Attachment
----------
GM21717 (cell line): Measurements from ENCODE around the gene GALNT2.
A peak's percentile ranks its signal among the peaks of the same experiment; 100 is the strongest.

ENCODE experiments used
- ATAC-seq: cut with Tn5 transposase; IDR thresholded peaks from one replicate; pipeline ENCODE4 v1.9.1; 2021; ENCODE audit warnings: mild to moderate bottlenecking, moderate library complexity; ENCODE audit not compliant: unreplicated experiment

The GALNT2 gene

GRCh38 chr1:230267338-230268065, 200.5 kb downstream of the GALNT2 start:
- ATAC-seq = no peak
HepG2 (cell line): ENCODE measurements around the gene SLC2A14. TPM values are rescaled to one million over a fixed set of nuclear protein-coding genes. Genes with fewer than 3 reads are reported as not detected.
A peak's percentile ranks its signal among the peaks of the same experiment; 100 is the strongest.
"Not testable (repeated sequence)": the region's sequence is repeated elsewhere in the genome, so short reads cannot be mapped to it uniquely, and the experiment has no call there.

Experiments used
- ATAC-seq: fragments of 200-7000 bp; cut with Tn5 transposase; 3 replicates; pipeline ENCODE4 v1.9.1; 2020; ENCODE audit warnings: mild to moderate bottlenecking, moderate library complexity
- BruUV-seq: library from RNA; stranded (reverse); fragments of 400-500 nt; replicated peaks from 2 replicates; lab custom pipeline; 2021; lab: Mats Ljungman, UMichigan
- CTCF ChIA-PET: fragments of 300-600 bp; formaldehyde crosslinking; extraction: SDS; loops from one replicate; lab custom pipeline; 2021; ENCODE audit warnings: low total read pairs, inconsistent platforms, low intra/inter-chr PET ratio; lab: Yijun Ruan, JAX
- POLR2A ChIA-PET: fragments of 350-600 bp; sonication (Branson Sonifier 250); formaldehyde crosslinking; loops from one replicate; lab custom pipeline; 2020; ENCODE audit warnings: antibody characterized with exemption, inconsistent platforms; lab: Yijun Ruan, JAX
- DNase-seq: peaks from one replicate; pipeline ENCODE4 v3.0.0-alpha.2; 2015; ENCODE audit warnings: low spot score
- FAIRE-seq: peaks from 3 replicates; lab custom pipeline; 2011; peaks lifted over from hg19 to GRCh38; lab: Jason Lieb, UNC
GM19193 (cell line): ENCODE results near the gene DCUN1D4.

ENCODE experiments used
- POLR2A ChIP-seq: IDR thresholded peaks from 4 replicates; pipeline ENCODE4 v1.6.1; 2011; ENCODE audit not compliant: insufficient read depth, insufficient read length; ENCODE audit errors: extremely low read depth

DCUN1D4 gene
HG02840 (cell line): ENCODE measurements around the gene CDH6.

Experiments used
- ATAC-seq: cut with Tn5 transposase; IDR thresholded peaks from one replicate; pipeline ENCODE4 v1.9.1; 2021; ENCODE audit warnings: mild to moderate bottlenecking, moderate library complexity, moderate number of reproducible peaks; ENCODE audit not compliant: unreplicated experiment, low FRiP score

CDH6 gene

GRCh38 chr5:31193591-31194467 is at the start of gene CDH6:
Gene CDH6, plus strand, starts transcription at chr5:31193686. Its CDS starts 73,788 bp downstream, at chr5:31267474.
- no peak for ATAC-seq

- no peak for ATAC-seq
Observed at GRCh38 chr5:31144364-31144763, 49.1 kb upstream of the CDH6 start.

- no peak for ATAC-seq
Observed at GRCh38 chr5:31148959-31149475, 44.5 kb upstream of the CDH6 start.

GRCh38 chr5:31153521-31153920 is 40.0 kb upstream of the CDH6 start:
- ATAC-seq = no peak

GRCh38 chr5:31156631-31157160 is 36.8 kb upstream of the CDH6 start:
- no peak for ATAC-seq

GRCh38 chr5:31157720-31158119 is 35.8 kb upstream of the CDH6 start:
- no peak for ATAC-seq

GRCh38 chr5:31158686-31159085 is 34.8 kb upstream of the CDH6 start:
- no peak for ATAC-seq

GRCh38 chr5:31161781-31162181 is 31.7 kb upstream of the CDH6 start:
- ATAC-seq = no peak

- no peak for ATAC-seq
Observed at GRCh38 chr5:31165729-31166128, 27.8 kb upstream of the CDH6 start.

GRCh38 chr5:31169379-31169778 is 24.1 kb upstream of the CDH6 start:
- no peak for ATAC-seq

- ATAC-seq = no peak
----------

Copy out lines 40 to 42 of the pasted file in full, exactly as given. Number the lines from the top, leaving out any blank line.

- no peak for ATAC-seq

GRCh38 chr5:31161781-31162181 is 31.7 kb upstream of the CDH6 start:
- ATAC-seq = no peak